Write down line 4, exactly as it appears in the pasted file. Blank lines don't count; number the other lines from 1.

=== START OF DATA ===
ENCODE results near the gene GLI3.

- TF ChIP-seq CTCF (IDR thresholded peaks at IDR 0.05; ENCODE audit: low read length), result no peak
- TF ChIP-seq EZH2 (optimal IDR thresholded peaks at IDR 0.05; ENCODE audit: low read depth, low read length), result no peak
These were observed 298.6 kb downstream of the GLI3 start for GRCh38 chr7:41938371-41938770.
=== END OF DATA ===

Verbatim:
These were observed 298.6 kb downstream of the GLI3 start for GRCh38 chr7:41938371-41938770.